This is a humiliating, but true story that I somehow managed to suppress until very recently. Damn the nostalgic power of '80s music!
You know how whenever you're feeling a little big for your britches (using that phrase alone should nullify anything I'm about to say, but you should read it anyway), you'll get a flashback, a glimpse of some past experience that is so Earth-shatteringly embarrassing that the universe puts you right back in your place?
Well, this was one of those times.
The other day I was attempting to parlay these NBC parenting segments I'm doing into a piece for a national magazine. As I typed away, touting myself as an "expert," trying to seem way more important than I actually am and rambling on about my amazing qualifications to an Editor-in-Chief (who I shouldn't have been writing directly to in the first place), Eddy Grant's "Electric Avenue" came on and I was immediately transported to Cockeysville, SKATELAND, circa 1984.
It was Girl's Skate and the disco lights had taken over the floor.
Now, if you're unfamiliar with roller skate culture, Girl's Skate is the precursor to Couple's Skate. During Girl's Skate, your job, as a girl, is to look as totally awesome as possible. You have to rock your off-the-shoulder shirt with puffy splatter paint, your acid washed jean skirt and those high striped socks.
The boys watch from around the rink and if they like what they sees, they put out a hand for you to slap. The "hand out" also implies that they would like to Couples Skate with you. If you think the boy is cute, you slap his outstretched arm, but if you think he's too dorky, you hold your hand close to your body in an overly dramatic acknowledgment that you would rather be caught dead than be seen skating with him.
Yep, it's an exercise in fostering self esteem.
On this particular day, I had my eye on a very cute older boy; he may have even been a preteen! I spotted him from across the crowded rink as my dad laced up his skates, trying to catch up to my speedy entrance.
Oh, I didn't mention that my dad skated with me every week? How could I forget that detail, this story is about how cool and awesome I was, right?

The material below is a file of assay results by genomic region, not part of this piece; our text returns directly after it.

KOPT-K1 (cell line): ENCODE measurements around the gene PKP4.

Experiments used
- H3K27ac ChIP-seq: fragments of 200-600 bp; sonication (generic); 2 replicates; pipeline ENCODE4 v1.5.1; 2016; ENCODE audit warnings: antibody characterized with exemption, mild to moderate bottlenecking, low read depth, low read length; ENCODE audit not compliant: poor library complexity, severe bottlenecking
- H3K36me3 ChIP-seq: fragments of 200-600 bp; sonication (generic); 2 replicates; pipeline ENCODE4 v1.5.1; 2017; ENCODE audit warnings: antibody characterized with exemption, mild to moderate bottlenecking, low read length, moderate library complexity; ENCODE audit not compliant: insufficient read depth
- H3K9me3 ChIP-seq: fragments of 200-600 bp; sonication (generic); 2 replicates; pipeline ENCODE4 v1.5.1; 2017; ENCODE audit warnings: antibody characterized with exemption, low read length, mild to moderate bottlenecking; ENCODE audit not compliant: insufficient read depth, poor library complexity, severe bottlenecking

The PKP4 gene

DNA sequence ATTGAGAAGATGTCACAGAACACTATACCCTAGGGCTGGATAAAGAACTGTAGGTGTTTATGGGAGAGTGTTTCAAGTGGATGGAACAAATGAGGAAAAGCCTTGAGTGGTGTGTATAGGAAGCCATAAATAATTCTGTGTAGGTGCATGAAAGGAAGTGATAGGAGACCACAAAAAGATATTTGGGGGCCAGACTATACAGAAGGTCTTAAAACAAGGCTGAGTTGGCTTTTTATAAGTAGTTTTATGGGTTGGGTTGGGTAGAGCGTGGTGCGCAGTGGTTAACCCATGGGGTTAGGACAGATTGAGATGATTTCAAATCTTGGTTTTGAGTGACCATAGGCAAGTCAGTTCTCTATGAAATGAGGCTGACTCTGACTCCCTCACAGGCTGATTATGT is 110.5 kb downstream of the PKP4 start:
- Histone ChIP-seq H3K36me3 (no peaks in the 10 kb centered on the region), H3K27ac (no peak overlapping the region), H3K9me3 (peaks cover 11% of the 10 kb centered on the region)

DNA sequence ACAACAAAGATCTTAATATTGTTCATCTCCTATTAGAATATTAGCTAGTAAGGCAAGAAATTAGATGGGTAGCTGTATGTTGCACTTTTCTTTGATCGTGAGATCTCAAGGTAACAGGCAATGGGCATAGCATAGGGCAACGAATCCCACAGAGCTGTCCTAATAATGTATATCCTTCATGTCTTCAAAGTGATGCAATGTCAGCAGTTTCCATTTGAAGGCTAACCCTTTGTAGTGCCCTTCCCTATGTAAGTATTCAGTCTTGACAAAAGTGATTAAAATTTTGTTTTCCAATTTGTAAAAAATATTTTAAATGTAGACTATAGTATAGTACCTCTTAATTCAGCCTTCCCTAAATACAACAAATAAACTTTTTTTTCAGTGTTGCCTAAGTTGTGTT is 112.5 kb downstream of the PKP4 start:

There I was, doing my best tricks:
The speed up and glide.
The crouch down and stick one leg forward.
The professional leg cross weave around the corners.
I looked around at the outstretched arms while "Electric Avenue" played in the background. As a sensitive kid, I was an equal opportunity slapper. So, I'd slap the hand of anyone that put it out there. Well, unless they were super nerdy and everyone else was avoiding them, obviously! You just know those are the ones who went home and comforted themselves with their Star Wars figurines or made "kill lists."
Then I spotted him, that cute preteen. He looked bad. I mean, good-bad. He probably drove there on his motorized dirt bike, skates hanging from the handle bars and a switchblade style comb in his back pocket. He was definitely from the other side of the tracks. You know, like Matt Dillon in Little Darlings or Kelly from The Bad News Bears.
I noticed that he wasn't really offering his hand to too many girls and in a defensive action, started to skate towards the middle.
As I got closer, he did it. He eyed me and then threw out his hand. Holy crap, that's for me, and now I'm so far on the inside I'll never make it, and then we won't get to Couples Skate. I won't be able to hold his hand, which I'm sure will be cool and big, not small and sweaty, like the other boys I always couples skated with. He may even be good enough to do the envied backwards hands on hips skate! My life is officially over.
Move Jenny, move!
I weaved through a few slow girls and reached as far as I could to touch even a fingertip. Then, in a crushing blow, he pulled his hand back, pretending to slick his hair. Holy shit, he gave me the "psyyyyych," before the "psych" was actually invented!
To add insult to injury, or in this case, injury to insult, my arm had overstretched to meet his teasing gesture. I felt myself going down. Think slo-mo in some cheesy 80's film, "Ohhhh Nnnoooo." I grabbed at the wall to pull myself in and slammed straight into it. Not being able to stop there, as the sheer force was too great, I then ricocheted off and slapped to the ground.
Yep, COOL, I was! (If you say that with a Yoda accent, it smarts that much more.)
I got up quickly and ran to the bathroom to cry in a stall while Couple's Skate started without me. Seriously, it just began like normal, as if the most horrifying incident had not just occurred on that concrete slab of rejection.
I remember the song perfectly; it was Air Supply's, "All Out of Love" or maybe Journey's "Open Arms" or some ballad by Foreigner or Styx. I also remember the pain. Oh, the pain and the "uncoolness."
Apparently, you can't get too cocky in Cockeysville or anywhere, 'cause someone will put you right back in your insecure, struggling, awkward place... where you belong. Unfortunately, I've been put in my place more times than I care to remember.
Even as an adult, a simple song can bring back an experience that sends you to rock in a corner. I guess you're supposed to dust yourself off and get back in the ring -- I mean, rink.
Dear Editor-in-Chief: I'm a kick-ass writer and I'm not half bad on a pair of skates...
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